When a user has completed all of the user's copying, the number of transactions and cost per transaction are stored in a memory device of controller 12. This information, along with a predetermined transaction/cost information with other users will be settled by batch processing at a later time. The predetermined number of transactions may be related to the amount of memory, or requirements of the credit card company/processor (such as every 100 transactions). The batch settlement can also be related to a time period or combination of time period and number of transactions. Batch processing of transaction information is an efficient use of time, as a separate call is not required after every user's copying is complete. The operation of batch processing is discussed in more detail below. In an exemplary embodiment, batch settlement occurs daily.
Although not illustrated in system 10 shown in FIG. 1, it also possible to have multiple vending machines, such as copy machines 28, attached to a single controller 12.
There is shown in FIG. 2 a block schematic diagram of the logic and communications circuits contained within controller 12.
Controller 12 contains a microprocessor 50 such as the Z0868108PSC by ZILOG. Microprocessor 50 controls the input output (I/O) and memory functions of controller 12. Microprocessor 50 has a memory 52 for storing program information as well as transaction information. Memory 52 is shown consisting of a Read Only Memory (ROM) 54 and a Random Access Memory (RAM) 56. An example RAM is the DS1486 manufactured by DALLAS SEMICONDUCTOR. An example ROM is the 27C256-12/P by MICROCHIP. This ROM chip is a 256K ROM. Microprocessor 50 may also be controlled by an instruction set stored in an Electrically Erasable Read Only Memory (EEROM) such as the 93C56-P serial EEROM also made by MICROCHIP. Other types of memory including removable memory such as disks or removable cards may be used and will be understood by those skilled in the art.
Microprocessor 50 controls input and output through serial communications block 58 and I/O block 66.
Serial communication block 58 encompasses a communication section 60 for communicating with a modem (not shown); a communication block 64 for communicating with a card reader such as card reader 16; and a communication port for communication with a receipt printer such as receipt printer 20. In an exemplary embodiment, the on board modem used for communicating with remote locations is the CH1785 PCB mount modem 2400 by CERMETEK. This modem provides communication at 2400 baud. Controller 12 also contains a 6252SA/6250SA/6272SA by XICO as card reader 16 and a receipt printer 20 made by CITIZEN. Serial communication ports are commonly referred to as "COM" ports. Thus, communication ports 60, 62 and 64 may be referred to as COM1, COM2 and COM3 respectively. The necessary circuitry and print out connectors for the modem, card reading and receipt printing functions are well known. In an exemplary embodiment of the present invention, and RS232 output is provided by the ADM235LJN integrated circuit by ANALOG DEVICES.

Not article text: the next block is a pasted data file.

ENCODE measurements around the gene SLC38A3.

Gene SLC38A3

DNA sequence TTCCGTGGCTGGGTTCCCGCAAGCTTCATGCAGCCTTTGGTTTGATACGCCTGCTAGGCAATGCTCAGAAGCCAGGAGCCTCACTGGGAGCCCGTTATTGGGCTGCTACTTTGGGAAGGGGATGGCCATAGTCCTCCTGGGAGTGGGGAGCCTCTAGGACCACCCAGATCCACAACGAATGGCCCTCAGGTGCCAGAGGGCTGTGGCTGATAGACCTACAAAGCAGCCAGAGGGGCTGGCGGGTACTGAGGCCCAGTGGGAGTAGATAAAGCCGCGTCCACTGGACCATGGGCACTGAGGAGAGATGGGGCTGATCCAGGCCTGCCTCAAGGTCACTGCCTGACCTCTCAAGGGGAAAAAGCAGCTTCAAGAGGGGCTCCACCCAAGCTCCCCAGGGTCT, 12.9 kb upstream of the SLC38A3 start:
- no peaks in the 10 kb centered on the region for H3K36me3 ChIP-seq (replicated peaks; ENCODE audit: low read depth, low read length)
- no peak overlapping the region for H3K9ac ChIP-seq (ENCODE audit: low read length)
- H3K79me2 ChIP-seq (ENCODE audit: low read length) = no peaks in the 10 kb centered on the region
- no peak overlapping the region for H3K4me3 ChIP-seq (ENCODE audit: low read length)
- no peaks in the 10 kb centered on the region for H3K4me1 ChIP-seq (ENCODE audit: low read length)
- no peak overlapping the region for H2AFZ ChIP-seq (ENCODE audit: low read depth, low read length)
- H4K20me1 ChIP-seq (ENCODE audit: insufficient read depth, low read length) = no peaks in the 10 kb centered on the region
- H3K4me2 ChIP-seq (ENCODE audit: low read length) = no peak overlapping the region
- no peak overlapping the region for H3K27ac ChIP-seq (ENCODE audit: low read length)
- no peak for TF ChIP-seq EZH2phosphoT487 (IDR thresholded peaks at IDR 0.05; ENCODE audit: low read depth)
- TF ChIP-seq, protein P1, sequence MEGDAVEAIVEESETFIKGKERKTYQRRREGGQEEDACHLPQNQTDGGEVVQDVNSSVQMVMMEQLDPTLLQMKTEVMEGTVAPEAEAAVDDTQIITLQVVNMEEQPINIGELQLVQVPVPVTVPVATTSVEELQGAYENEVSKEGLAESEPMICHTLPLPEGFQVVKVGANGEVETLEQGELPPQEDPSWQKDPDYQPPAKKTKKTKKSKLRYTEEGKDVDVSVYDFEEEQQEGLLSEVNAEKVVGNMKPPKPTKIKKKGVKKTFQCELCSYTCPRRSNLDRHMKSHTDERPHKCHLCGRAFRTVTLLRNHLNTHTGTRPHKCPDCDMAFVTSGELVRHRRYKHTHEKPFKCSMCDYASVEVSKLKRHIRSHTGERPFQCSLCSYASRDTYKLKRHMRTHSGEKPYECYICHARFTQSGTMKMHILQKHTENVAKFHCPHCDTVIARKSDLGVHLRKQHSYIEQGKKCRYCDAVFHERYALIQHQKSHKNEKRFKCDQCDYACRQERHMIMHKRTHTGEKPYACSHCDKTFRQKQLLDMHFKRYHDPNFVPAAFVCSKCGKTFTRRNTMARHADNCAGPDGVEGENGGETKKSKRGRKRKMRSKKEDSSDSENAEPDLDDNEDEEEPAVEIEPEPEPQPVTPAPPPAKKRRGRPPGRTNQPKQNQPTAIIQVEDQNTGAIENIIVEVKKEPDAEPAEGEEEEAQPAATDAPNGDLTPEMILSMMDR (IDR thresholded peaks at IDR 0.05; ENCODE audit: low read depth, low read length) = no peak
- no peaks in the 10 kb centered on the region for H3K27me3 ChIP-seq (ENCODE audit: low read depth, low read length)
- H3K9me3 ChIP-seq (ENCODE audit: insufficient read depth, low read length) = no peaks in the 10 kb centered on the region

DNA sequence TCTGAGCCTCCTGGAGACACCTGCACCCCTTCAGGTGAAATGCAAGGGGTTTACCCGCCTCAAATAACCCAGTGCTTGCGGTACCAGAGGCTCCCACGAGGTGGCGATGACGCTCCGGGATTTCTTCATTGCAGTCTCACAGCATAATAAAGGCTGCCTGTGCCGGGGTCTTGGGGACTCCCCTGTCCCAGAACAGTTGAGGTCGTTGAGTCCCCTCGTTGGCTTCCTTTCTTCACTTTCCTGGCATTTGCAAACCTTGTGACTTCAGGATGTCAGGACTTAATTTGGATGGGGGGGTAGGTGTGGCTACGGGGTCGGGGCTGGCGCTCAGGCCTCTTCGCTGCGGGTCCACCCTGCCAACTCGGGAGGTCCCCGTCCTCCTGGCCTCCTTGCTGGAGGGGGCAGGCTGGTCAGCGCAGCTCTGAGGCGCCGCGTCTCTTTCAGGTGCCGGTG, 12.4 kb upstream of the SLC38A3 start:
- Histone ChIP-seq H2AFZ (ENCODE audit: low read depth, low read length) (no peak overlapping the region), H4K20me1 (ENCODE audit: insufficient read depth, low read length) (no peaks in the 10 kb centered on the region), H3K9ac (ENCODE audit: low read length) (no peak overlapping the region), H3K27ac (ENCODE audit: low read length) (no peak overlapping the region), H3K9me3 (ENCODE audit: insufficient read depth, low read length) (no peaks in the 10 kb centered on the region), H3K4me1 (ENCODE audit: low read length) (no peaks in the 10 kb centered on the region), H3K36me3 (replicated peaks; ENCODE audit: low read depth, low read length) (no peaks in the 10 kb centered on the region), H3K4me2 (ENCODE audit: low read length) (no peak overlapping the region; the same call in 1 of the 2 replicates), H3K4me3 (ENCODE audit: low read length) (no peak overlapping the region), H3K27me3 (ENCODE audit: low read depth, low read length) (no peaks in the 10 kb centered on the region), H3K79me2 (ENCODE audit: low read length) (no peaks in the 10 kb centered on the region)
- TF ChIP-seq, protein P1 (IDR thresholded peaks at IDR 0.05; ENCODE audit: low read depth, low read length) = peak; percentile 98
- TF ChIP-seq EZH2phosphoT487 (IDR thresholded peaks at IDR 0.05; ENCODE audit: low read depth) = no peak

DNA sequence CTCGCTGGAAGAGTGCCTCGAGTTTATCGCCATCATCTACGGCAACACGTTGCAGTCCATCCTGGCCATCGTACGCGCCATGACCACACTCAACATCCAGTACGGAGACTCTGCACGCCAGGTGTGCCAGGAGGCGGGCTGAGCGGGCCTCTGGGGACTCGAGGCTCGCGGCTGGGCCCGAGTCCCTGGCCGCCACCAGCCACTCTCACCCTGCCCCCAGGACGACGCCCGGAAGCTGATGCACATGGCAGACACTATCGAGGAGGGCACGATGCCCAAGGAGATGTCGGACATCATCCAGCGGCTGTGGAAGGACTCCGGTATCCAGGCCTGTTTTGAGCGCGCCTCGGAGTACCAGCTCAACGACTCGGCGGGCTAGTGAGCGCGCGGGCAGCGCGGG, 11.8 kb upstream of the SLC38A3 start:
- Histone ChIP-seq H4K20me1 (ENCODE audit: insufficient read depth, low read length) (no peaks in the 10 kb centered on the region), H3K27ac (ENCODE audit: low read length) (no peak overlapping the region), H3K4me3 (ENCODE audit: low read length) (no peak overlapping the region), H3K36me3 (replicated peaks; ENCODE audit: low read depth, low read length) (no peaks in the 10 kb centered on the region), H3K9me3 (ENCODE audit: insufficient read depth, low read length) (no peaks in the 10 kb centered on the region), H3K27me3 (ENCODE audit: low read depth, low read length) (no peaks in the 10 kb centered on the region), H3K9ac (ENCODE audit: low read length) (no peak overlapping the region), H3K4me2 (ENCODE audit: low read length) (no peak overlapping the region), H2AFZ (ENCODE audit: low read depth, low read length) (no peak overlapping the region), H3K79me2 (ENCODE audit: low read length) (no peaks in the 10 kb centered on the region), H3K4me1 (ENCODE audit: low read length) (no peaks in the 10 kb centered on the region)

Controller 12 also has an optional speech processor 76. Speech processor 76 provides synthesized speech as a source of output through speaker 22. In this way, text information can be provided audibly as well as graphically. Speech is provided through the MSM6295GSK speech controller manufactured by OKI. Whether or not speech processors are provided to the user is optional. This feature can also be remotely activated and modified from a remote location such as remote service location 42. If speech is provided, a volume control mechanism and appropriate amplification and preamplification may be provided.
Speech processor 76 is operated by receiving a control signal from CPU 75. CPU 75 is a MICROCHIP PIC16C54-H-HS/P. CPU 75 receives enabling and menu selection data from microprocessor 50. Based on the enabling and menu data received from microprocessor 50, CPU 77 starts speech processor 76. CPU 70 provides speech processor 76 with control signals and instruct speech processor 76 to play particular prerecorded message accessed from memory 79. Memory 79 is a ROM in an exemplary embodiment of the present invention. Memory 79 contains all of the prerecorded speech data used by speech processor 76. Speech data from memory 79 is converted to an analog signal via digital to analog converter in speech processor 76. The converted analog signal is fed to low pass filter network 80. Low pass filter 80 has a corner frequency of 4 khz in an exemplary embodiment of the present invention. The filtered signal is fed from 80 to audio amplifier 78. Audio amplifier is a SANYO LA4460 in an exemplary embodiment of the present invention. Finally, the amplified analog signal is passed to speaker 22. An additional embodiment of the present invention an additional speaker is provided for non-speech output such as "BEEP" tones.
Controller 12 can be used to interface with a vending machine, such as a console copy machine 28 by identifying the pulse widths of a copy enable signal. For example on the MINOLTA EP 1080 the Omron relay is inactive (off) and the output monitoring line is inactive (+24 volts) prior to a vend (copy) taking place. The transition from a low signal (0 volts) to a high signal (24 volts) is counted as one copy. Controller 12 monitors the line activity (in this case voltages) over a period of time. When the readings during this monitoring period agree with the transaction that is being requested, controller 12 stores the signal information in memory.